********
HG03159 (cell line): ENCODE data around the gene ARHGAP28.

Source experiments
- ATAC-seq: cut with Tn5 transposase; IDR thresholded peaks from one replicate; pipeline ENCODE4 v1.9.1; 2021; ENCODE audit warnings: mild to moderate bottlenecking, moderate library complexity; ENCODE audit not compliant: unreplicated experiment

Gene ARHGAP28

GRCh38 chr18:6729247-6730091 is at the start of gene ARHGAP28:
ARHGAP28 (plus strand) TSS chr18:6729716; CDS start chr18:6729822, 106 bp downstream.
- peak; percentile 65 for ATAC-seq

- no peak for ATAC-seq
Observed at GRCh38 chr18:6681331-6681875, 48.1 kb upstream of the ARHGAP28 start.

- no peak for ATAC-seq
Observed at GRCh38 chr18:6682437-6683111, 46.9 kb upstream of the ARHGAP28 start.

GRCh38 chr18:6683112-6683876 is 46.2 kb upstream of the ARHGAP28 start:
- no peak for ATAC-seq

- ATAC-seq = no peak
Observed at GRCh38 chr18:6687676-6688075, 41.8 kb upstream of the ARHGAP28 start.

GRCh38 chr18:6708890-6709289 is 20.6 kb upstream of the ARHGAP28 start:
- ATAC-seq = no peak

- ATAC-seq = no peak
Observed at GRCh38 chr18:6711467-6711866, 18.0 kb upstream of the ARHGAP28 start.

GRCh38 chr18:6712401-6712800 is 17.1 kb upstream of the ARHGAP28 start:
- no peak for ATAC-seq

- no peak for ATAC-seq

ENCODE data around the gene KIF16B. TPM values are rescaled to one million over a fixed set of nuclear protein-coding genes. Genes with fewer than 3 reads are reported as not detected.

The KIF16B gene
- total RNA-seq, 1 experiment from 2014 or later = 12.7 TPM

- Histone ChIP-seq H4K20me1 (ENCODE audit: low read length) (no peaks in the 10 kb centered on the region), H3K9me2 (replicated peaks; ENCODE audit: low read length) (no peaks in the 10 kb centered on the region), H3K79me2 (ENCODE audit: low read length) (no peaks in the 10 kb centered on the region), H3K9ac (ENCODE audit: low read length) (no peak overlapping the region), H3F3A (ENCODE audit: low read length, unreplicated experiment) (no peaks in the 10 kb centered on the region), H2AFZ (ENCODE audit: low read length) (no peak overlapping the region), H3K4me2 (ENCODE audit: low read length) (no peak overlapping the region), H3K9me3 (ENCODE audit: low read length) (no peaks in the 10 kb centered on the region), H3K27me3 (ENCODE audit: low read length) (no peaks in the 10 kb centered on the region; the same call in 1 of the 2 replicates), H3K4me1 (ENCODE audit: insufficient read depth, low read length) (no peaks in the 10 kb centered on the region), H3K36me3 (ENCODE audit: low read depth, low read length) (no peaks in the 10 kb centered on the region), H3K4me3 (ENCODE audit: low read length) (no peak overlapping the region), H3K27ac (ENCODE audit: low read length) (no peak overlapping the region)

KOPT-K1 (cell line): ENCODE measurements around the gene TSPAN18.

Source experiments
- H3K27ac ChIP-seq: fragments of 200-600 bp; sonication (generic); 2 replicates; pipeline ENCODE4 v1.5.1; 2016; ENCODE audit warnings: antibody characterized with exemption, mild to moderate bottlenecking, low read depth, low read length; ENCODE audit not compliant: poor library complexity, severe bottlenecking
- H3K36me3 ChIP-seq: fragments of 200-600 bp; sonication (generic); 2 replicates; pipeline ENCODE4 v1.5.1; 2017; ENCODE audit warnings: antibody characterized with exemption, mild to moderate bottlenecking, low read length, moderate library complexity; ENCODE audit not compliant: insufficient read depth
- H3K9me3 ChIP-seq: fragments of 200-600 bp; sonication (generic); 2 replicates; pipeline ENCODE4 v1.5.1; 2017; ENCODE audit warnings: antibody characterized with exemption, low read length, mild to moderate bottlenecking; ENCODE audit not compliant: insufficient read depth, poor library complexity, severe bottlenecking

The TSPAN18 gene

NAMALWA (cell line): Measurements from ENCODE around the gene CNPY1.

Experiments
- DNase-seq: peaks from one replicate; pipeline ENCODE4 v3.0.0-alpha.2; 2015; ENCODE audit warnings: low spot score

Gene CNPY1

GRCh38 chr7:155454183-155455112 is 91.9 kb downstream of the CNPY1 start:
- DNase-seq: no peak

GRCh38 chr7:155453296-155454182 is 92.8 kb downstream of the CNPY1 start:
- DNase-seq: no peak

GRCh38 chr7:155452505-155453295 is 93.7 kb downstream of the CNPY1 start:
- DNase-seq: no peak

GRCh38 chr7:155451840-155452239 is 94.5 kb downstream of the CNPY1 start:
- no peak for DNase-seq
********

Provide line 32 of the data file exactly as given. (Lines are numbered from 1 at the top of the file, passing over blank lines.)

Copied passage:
The TSPAN18 gene